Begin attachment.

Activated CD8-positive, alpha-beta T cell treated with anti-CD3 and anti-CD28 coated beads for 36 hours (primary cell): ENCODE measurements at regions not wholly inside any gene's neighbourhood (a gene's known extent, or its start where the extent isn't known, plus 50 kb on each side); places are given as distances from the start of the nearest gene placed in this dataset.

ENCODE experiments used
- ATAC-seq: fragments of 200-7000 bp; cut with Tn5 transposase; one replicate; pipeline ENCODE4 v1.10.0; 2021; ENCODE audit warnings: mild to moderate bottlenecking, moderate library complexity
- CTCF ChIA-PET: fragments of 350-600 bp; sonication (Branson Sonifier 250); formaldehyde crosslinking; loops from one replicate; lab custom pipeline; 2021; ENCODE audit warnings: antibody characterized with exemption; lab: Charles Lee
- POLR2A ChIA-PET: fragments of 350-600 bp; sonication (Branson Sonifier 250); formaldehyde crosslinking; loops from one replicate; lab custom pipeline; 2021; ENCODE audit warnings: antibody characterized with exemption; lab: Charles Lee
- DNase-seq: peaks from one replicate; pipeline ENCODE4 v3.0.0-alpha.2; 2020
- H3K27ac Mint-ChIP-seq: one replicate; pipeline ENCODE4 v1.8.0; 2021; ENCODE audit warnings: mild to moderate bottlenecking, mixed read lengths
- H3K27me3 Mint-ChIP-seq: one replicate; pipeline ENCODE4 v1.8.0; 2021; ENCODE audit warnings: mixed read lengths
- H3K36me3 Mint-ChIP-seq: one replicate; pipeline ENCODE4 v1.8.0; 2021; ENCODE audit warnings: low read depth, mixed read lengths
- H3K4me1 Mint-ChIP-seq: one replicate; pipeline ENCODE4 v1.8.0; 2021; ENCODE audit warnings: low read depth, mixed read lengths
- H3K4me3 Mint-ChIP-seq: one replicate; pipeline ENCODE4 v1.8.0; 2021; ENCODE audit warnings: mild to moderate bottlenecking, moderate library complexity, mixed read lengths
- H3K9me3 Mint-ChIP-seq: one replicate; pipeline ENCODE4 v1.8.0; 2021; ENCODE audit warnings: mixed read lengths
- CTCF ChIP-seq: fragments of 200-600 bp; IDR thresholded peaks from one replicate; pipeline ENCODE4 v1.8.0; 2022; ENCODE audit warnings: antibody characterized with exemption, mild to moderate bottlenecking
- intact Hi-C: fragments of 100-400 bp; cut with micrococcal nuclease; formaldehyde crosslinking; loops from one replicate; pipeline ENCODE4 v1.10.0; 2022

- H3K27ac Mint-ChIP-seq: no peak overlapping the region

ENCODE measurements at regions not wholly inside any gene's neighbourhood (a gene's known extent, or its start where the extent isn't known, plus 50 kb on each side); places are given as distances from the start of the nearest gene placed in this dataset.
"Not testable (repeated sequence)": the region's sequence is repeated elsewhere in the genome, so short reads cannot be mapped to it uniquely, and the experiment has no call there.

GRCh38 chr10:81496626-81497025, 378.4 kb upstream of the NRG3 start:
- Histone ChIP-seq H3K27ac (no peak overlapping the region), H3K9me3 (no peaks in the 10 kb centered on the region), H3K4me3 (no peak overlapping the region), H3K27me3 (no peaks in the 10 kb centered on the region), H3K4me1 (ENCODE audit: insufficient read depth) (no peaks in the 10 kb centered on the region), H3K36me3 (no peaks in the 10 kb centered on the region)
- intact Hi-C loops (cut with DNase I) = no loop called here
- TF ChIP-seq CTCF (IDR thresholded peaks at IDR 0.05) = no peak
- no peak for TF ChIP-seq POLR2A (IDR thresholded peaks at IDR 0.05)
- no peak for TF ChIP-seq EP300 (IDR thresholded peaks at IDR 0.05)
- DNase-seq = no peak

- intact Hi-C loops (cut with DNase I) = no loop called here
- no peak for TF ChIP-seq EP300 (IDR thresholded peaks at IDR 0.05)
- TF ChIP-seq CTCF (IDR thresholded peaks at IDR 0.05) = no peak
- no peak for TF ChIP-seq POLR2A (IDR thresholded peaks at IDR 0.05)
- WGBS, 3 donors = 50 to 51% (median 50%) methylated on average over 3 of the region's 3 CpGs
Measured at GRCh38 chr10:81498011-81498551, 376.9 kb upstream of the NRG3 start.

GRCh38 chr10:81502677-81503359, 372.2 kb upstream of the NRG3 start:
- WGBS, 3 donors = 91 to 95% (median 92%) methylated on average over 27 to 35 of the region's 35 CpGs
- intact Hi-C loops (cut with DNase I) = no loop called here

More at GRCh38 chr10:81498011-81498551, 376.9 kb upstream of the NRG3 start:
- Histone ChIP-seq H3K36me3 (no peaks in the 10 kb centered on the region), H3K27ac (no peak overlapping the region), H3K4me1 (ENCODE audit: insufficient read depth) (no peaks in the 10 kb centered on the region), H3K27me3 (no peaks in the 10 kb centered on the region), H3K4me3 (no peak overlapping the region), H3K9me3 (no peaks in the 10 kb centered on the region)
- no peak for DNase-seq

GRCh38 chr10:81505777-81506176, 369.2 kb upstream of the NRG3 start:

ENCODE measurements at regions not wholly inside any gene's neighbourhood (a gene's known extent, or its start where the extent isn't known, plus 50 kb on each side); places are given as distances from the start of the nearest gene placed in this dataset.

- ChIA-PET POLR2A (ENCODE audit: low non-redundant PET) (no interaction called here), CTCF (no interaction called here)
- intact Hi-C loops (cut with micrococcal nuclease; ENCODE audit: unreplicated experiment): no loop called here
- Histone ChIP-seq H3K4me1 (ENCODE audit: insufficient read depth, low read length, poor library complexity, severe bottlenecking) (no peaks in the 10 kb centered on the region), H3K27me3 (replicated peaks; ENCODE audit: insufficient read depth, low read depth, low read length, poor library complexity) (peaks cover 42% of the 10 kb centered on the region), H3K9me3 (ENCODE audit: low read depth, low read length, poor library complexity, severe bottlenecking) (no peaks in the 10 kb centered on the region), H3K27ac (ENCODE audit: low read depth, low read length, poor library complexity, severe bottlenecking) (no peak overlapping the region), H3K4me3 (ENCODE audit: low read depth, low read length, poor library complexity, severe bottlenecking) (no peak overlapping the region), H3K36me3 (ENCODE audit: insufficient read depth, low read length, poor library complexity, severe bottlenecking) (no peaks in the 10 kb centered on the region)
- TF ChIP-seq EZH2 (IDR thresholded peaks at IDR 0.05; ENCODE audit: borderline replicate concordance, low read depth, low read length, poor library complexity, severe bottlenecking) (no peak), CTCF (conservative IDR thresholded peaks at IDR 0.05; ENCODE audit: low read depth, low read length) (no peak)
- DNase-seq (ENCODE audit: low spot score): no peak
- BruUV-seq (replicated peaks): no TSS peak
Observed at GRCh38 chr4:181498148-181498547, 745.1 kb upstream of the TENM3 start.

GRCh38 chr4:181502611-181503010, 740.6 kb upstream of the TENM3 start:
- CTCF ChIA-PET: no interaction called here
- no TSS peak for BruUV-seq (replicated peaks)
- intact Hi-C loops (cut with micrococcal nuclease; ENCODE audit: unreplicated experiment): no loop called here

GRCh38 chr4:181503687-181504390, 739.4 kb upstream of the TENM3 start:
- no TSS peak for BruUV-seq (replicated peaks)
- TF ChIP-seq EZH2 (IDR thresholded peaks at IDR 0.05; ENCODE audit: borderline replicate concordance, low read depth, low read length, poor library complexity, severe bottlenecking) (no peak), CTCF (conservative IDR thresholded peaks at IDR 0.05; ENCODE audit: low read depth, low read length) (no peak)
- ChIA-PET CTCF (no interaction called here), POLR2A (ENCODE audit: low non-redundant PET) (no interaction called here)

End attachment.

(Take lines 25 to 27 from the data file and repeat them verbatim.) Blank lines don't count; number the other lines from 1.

- intact Hi-C loops (cut with DNase I) = no loop called here
- no peak for TF ChIP-seq EP300 (IDR thresholded peaks at IDR 0.05)
- TF ChIP-seq CTCF (IDR thresholded peaks at IDR 0.05) = no peak